Making an insurance claim in bad weather

The UK has seen some extreme weather in the last couple of weeks, causing damage to homes and businesses. Not only are storms and bad weather disruptive, distressing and dangerous, they can also be costly.

If you’ve got an insurance policy in place, provided the policy that you have covers the type of damage inflicted, it’s your insurer who foots the bill: the St Jude’s storm which battered the South East in October 2013 cost insurance companies £130 million, and the floods of 2007 cost £3 billion.

Here’s our guide to the claims process should the worst happen to your home this winter.

Be prepared

Prevention is always better than a cure. You may want to make sure you’ve got a suitable home insurance policy in place, and take steps to protect your home from winter weather. Keep up to date with weather forecasts and any warnings issued for your area. If you think your home may be at risk from flooding or other severe weather conditions, make sure you have a list of contact details for your utility providers, insurer and local authority kept somewhere secure and water-proof. You should also consider moving your car away from an area that you think may flood. The UK Government has issued detailed advice for those at risk of flooding, which can be found on the Public Health England website.

Know what you’re covered for

Most comprehensive home insurance policies will cover flood and storm damage. If the damage means that you need to leave your home for a while, your insurance will often cover the cost of alternative accommodation up to a set limit. As a guide, you can usually spend up to around 20% of the total insured value to cover alternative accommodation and heating.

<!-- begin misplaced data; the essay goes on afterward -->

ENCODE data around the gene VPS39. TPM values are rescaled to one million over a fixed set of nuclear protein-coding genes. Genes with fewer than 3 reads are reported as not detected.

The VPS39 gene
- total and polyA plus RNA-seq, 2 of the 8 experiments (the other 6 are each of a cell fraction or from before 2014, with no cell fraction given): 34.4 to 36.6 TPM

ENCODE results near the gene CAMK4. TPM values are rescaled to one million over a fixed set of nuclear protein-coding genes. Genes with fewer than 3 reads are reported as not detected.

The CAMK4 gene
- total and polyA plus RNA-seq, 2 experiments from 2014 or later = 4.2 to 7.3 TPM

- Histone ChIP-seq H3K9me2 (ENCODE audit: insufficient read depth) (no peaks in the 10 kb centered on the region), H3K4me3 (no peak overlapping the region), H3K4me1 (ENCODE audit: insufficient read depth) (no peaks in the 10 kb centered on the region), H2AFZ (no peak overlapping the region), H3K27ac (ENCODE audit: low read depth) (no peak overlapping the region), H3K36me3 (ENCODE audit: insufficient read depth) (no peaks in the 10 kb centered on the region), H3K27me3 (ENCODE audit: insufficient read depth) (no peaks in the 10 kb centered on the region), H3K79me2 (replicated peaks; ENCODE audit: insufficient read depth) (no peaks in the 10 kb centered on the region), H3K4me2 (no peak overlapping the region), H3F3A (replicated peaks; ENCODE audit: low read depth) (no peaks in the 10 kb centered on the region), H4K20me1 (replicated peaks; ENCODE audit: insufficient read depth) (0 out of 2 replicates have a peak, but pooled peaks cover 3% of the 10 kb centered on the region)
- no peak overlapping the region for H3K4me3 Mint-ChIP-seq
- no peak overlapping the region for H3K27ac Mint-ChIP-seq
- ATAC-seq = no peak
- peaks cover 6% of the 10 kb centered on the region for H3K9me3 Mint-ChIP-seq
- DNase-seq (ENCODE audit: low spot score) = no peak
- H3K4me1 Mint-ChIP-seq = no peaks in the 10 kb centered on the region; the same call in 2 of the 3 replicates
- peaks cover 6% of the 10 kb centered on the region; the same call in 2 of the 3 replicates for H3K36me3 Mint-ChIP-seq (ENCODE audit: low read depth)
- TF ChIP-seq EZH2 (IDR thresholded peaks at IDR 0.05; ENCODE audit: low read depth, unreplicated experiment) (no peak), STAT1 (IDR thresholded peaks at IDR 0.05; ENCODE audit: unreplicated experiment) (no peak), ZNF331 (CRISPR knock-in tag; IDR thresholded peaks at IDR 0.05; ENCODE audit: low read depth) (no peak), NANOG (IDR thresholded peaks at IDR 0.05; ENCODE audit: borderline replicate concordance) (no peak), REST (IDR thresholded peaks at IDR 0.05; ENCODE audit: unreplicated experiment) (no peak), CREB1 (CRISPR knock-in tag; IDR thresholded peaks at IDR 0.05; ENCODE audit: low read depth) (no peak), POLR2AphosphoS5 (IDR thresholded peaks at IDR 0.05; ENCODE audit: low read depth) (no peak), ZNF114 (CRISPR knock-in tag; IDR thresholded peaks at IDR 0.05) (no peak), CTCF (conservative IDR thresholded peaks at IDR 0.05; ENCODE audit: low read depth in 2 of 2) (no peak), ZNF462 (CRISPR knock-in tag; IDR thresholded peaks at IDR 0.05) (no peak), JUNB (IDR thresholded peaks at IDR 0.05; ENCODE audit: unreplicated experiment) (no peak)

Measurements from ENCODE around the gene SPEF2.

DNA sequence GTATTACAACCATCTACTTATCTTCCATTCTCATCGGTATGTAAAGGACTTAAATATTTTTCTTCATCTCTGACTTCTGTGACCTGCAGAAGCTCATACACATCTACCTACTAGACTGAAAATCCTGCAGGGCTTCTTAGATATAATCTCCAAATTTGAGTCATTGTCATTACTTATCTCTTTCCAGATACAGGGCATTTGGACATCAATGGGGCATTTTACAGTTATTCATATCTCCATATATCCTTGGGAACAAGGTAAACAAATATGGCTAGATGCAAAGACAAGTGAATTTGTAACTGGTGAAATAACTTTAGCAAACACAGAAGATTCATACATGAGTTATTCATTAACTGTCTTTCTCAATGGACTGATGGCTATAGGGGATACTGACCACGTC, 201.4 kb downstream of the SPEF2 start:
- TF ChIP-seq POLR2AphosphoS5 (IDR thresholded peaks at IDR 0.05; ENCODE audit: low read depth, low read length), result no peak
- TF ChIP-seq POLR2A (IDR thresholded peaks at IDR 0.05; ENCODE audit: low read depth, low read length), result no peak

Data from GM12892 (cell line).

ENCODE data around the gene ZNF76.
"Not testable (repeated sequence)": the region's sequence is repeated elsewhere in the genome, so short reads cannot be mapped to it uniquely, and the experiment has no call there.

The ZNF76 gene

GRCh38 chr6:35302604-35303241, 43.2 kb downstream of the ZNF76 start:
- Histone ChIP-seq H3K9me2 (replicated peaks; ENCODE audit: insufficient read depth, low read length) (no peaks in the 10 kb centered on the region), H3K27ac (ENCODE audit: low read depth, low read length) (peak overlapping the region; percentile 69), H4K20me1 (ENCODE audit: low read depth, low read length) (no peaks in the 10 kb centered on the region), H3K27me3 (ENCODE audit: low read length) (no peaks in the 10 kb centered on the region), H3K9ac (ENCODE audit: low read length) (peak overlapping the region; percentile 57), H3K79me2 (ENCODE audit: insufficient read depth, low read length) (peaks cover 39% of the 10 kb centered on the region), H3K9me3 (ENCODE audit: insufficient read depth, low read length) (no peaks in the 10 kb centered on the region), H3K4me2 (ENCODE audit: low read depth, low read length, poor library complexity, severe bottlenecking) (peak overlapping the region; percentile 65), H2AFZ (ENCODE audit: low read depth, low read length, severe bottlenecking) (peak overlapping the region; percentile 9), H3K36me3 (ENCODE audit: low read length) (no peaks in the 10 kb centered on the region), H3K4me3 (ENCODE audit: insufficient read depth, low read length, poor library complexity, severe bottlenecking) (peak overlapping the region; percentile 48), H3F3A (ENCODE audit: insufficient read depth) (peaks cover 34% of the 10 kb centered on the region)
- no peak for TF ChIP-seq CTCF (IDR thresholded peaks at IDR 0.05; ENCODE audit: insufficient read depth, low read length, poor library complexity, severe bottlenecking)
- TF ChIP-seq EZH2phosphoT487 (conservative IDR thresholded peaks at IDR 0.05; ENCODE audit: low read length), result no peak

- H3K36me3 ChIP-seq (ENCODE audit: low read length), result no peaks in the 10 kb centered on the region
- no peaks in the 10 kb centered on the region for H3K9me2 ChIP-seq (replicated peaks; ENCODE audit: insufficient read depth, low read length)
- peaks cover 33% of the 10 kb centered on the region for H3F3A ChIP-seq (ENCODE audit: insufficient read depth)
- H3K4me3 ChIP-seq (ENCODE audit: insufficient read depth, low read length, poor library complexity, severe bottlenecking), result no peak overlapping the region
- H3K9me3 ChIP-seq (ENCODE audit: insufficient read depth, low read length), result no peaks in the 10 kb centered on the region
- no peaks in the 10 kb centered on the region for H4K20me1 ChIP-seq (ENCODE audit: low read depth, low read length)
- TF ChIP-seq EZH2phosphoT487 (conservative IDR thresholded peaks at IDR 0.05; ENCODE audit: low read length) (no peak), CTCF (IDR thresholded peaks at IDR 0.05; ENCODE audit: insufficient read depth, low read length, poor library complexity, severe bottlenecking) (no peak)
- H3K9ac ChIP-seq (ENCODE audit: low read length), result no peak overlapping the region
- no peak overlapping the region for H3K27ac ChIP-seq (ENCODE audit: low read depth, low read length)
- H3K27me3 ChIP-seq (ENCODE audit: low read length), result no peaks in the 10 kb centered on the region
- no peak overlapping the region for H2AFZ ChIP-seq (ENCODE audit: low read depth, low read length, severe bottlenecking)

If your property causes damage to someone else’s - for example if a tile blows off your roof and smashes the neighbour’s greenhouse - most policies will offer liability cover up to a certain amount. Check your policy for the details of your cover.

Damage to your car could be difficult to reclaim. Most comprehensive motor insurance covers damage, but third party, fire and theft cover excludes damage from storms or floods.

Again, it is important to check with your insurer. If a tile from someone else’s roof damages your car, you’ll need to be able to prove that they were legally liable or negligent.

Making a claim

If your home is damaged by the weather, it is important to contact your insurer as soon as possible. Insurers are used to dealing with so-called “bad weather events” - especially in the UK! - and many have 24 hour emergency helplines. If the damage is serious it must be assessed as soon as possible.

Making repairs

If repair work is urgently needed to prevent further damage, you can arrange it and get it done yourself - you don’t need to wait for a response from your insurer. To claim back the cost, you will need to keep receipts for all work done, and it is also a good idea to take photos of the damage and the repairs.

If the damage needs to be assessed, the insurance company will appoint a loss adjuster. Although they are employed by the insurance company, this person should be independent from them. They should contact you within 24 hours and visit your home within 3 days - but bear in mind that if large parts of the country are being affected by severe weather they will be extremely busy. When they have completed their assessment, they will arrange for the work to be done and let you know how long you can expect it to take.

If you have any queries about what you may or may not be covered for this winter, however small, check them out with your insurer - it will be worth it in the long run.